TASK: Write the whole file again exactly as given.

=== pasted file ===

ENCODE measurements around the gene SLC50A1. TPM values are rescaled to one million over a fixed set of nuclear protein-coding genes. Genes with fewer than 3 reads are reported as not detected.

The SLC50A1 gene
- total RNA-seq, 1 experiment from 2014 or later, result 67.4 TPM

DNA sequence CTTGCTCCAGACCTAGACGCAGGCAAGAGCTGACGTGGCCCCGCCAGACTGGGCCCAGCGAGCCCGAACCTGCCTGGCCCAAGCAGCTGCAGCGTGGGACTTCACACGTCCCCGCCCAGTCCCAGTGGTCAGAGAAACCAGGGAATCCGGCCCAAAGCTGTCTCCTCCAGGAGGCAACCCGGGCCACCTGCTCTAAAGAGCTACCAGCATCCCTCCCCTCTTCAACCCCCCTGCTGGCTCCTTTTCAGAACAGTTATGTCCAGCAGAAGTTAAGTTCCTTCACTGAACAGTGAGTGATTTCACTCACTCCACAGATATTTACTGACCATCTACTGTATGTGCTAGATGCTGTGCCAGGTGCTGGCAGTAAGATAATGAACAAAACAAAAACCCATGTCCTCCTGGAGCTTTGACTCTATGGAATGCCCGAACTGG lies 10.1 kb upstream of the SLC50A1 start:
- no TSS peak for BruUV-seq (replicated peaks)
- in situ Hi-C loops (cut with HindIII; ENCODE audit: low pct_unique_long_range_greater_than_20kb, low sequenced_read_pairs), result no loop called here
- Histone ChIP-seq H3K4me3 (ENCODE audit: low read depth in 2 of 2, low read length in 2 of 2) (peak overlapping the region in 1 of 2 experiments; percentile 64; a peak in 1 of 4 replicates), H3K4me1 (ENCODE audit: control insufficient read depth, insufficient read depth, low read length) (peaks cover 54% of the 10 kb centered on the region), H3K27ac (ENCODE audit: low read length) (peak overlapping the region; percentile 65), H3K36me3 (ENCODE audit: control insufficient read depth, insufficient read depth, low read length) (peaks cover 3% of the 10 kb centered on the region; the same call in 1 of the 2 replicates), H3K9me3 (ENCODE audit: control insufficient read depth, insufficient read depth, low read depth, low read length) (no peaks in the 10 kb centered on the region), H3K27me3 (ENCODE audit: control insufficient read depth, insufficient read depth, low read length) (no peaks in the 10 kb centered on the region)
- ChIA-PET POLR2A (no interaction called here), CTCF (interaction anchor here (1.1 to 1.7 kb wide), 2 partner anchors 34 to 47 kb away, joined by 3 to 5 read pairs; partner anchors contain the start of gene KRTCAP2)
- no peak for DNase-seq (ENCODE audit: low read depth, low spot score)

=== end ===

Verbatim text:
ENCODE measurements around the gene SLC50A1. TPM values are rescaled to one million over a fixed set of nuclear protein-coding genes. Genes with fewer than 3 reads are reported as not detected.

The SLC50A1 gene
- total RNA-seq, 1 experiment from 2014 or later, result 67.4 TPM

DNA sequence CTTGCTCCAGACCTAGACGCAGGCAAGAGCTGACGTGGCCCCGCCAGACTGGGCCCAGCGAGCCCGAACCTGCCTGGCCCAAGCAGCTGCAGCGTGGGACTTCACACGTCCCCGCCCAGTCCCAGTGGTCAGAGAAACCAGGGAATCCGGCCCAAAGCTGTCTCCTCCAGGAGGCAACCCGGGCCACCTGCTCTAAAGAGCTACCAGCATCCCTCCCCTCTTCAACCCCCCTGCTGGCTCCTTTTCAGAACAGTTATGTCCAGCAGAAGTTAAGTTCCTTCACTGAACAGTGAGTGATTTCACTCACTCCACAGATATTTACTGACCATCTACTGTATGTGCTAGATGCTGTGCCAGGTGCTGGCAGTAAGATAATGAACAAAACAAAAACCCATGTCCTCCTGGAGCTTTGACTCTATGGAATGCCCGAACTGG lies 10.1 kb upstream of the SLC50A1 start:
- no TSS peak for BruUV-seq (replicated peaks)
- in situ Hi-C loops (cut with HindIII; ENCODE audit: low pct_unique_long_range_greater_than_20kb, low sequenced_read_pairs), result no loop called here
- Histone ChIP-seq H3K4me3 (ENCODE audit: low read depth in 2 of 2, low read length in 2 of 2) (peak overlapping the region in 1 of 2 experiments; percentile 64; a peak in 1 of 4 replicates), H3K4me1 (ENCODE audit: control insufficient read depth, insufficient read depth, low read length) (peaks cover 54% of the 10 kb centered on the region), H3K27ac (ENCODE audit: low read length) (peak overlapping the region; percentile 65), H3K36me3 (ENCODE audit: control insufficient read depth, insufficient read depth, low read length) (peaks cover 3% of the 10 kb centered on the region; the same call in 1 of the 2 replicates), H3K9me3 (ENCODE audit: control insufficient read depth, insufficient read depth, low read depth, low read length) (no peaks in the 10 kb centered on the region), H3K27me3 (ENCODE audit: control insufficient read depth, insufficient read depth, low read length) (no peaks in the 10 kb centered on the region)
- ChIA-PET POLR2A (no interaction called here), CTCF (interaction anchor here (1.1 to 1.7 kb wide), 2 partner anchors 34 to 47 kb away, joined by 3 to 5 read pairs; partner anchors contain the start of gene KRTCAP2)
- no peak for DNase-seq (ENCODE audit: low read depth, low spot score)